The Bureau of Land Management ensures horse and burro population numbers do not drop below the sustainable level to maintain viable populations.The Bureau of Land Management (BLM) is attempting to reach the appropriate management level of 26,715 horses and burros on Western public rangelands, which is 31,000 animals less than the current Western population. The transfer of horses from the range to temporary or permanent enclosures is used to manage for a sustainable level that would decrease the negative consequences for horse health, native forage and fauna, and other multiple uses. BLM closely monitors herd population levels and genetics to ensure the population does not decrease below a sustainable level.
Horse populations will stabilize in a healthy and natural way if left alone.
There is no scientific evidence to support the idea that horses can limit their own population naturally.Since the native species of North American horses went extinct in the Pleistocene era, the western United States has become more arid and many of the horses’ natural predators, such as the American lion and saber-toothed cat, have also gone extinct, substantially changing the ecosystem and ecological roles horses and burros play.Because these animals do not have natural predators and their populations are capable of doubling every four years without management, horse populations can increase to a point where food will become limited, leading to starvation. This population crash would likely happen after the range ecosystem has been damaged beyond repair, after which noxious and/or exotic weeds could be expected to replace native grasses and forbs. This would negatively affect water, air, and soil quality, further impacting entire ecosystems, including humans and wildlife.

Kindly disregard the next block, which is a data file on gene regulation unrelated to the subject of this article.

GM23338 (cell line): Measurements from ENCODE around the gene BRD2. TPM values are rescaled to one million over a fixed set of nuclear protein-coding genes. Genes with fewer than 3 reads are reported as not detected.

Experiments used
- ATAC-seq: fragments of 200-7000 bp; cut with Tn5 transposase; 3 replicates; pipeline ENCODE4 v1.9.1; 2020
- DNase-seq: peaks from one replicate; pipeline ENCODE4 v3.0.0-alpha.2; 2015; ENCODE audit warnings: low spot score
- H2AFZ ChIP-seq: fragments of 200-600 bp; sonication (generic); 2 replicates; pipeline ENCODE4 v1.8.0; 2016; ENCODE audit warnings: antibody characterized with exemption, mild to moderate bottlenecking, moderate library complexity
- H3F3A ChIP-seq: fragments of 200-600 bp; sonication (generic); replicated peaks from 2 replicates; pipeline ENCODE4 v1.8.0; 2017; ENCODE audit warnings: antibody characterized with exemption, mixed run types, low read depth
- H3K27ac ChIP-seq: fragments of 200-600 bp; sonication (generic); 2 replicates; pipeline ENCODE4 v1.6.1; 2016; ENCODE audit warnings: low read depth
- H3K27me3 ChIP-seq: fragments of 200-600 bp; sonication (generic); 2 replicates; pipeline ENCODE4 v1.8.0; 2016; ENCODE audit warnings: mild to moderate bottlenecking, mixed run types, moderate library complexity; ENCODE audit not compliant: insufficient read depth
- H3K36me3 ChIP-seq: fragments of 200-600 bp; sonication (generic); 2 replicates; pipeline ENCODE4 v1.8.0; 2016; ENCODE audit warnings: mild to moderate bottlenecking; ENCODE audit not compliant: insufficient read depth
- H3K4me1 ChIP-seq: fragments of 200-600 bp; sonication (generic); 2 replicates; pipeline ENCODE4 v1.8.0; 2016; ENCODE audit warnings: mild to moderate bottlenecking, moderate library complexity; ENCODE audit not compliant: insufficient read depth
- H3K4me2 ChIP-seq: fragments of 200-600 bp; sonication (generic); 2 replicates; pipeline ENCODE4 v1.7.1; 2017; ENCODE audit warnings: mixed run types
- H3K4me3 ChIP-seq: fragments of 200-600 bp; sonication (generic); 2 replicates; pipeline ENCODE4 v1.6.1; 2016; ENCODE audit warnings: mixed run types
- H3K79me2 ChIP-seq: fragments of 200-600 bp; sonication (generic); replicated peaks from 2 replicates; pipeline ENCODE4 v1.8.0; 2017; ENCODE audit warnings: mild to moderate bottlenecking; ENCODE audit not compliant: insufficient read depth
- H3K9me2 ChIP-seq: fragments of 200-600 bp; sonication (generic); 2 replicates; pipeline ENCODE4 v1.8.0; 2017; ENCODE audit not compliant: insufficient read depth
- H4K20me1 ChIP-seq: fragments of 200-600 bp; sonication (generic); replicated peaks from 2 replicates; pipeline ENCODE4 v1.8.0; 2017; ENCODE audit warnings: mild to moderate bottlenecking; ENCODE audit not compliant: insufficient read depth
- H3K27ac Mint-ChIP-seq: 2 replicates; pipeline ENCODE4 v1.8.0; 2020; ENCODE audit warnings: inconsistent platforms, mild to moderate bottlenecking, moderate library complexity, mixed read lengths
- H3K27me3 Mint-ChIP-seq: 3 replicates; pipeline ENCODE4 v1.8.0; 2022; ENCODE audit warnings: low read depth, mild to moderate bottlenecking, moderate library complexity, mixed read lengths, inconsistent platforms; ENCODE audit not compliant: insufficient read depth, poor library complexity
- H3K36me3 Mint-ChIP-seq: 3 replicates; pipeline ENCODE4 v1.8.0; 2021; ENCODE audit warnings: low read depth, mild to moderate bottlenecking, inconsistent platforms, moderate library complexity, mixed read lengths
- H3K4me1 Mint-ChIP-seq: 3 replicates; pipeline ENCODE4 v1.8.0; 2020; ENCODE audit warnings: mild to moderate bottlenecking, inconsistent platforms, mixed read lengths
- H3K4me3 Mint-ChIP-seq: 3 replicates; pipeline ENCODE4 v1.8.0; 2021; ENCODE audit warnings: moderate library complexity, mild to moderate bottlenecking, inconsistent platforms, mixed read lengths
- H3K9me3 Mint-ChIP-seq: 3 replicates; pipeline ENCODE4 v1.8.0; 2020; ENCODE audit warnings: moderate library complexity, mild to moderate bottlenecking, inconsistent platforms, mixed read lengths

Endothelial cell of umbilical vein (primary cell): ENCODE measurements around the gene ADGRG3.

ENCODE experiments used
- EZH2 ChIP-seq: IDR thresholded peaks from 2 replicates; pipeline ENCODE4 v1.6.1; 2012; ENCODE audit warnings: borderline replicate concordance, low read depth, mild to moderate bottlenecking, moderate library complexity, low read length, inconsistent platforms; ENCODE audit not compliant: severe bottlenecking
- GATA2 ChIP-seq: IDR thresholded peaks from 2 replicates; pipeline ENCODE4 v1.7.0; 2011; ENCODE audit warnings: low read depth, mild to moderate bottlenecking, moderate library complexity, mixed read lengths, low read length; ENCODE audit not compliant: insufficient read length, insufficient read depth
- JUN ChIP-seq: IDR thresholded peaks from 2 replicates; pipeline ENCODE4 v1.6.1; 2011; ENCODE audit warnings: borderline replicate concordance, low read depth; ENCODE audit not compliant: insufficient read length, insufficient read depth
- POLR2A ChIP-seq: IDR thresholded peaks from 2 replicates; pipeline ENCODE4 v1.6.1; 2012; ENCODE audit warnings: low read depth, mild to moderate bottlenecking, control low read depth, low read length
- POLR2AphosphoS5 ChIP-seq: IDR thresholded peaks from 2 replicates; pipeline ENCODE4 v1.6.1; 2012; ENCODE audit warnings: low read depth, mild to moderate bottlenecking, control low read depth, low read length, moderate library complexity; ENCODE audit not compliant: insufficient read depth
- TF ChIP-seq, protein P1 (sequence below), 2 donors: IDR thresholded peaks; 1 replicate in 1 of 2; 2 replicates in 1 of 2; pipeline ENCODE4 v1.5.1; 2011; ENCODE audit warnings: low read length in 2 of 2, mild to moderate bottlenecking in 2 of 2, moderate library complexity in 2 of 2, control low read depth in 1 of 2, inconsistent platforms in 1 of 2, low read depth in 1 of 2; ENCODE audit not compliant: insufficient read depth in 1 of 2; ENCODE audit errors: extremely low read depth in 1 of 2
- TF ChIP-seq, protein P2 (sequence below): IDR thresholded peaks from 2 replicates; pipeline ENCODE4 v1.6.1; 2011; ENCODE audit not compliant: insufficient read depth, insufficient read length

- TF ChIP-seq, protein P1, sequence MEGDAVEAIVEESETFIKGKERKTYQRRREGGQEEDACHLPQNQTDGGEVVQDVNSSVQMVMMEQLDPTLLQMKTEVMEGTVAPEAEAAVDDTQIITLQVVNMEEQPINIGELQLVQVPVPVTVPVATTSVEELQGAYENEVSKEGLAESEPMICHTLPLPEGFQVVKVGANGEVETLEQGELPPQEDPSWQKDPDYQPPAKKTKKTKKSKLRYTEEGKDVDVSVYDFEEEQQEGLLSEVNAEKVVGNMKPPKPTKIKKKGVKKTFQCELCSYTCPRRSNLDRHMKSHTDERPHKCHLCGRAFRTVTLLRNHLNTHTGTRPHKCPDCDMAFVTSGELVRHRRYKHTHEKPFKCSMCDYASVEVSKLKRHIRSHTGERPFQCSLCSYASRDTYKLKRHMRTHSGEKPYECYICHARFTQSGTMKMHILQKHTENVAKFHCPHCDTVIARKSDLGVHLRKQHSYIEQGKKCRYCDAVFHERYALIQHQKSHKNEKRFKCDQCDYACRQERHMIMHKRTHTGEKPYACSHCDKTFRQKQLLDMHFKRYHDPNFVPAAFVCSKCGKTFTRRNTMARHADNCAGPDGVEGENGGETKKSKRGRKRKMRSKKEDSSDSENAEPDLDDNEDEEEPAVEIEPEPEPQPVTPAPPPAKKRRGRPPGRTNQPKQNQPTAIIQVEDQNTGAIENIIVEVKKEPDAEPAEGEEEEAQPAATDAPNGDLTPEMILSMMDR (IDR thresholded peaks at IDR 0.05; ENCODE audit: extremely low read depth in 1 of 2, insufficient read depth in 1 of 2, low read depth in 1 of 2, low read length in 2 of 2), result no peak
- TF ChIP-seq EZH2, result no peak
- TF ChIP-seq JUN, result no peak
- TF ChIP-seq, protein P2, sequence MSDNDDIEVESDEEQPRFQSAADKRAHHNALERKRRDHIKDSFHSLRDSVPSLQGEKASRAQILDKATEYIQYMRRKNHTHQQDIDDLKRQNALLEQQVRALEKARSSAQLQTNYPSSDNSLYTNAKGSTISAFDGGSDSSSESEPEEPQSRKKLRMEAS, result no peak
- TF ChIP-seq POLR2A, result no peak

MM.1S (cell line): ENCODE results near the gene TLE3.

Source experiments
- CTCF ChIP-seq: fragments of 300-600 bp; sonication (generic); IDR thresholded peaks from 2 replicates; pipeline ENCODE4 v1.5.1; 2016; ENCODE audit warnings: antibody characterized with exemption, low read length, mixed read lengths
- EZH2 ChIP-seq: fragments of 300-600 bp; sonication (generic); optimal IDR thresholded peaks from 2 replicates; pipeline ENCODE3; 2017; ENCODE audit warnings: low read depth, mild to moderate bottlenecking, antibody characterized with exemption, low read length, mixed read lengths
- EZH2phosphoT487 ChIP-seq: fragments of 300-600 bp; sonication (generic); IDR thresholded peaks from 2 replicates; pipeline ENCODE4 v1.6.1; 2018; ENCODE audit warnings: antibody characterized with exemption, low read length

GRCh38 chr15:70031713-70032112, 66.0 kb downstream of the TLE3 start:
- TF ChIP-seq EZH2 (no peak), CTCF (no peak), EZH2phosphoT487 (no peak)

Horse populations typically increase by less than 10 percent every year.
The Bureau of Land Management’s recent population statistics as well as multiple peer-reviewed studies have shown that horse herds increase by approximately 20 percent every year.Horse populations often grow at rates of 18–25 percent per year, which means these populations have the ability to double in four years. Growth rate is dependent on three factors: fecundity, mortality, and survival. The high population growth rate of these horses is due to their high reproductive rate, the lack of natural predators to keep their populations in check, and the increased survival rate due to artificial aids such as manmade water supplies.
The Bureau of Land Management removes horses to make room for more cattle grazing on public rangelands.
The Bureau of Land Management removes horses and burros from public rangelands to ensure rangeland health.Removal of excess horses and burros by the Bureau of Land Management (BLM) from overpopulated areas is in accordance with multiple land-use mandates and protects natural resources and rangeland health. The effect of rangeland degradation is of particular concern for declining big horned sheep and sagebrush dependent species, including the Greater Sage-Grouse, which was recently considered for listing under the Endangered Species Act.Authorized livestock grazing on BLM-managed land has declined by nearly 50 percent since the 1940’s, and has declined on public rangelands by 30 percent since 1971 – from 12.1 million AUMs to 8.4 million AUMs in 2014. Meanwhile, the horse and burro population has increased from an estimated 25,000 in 1971 to a minimum of 58,000 on the range in 2015.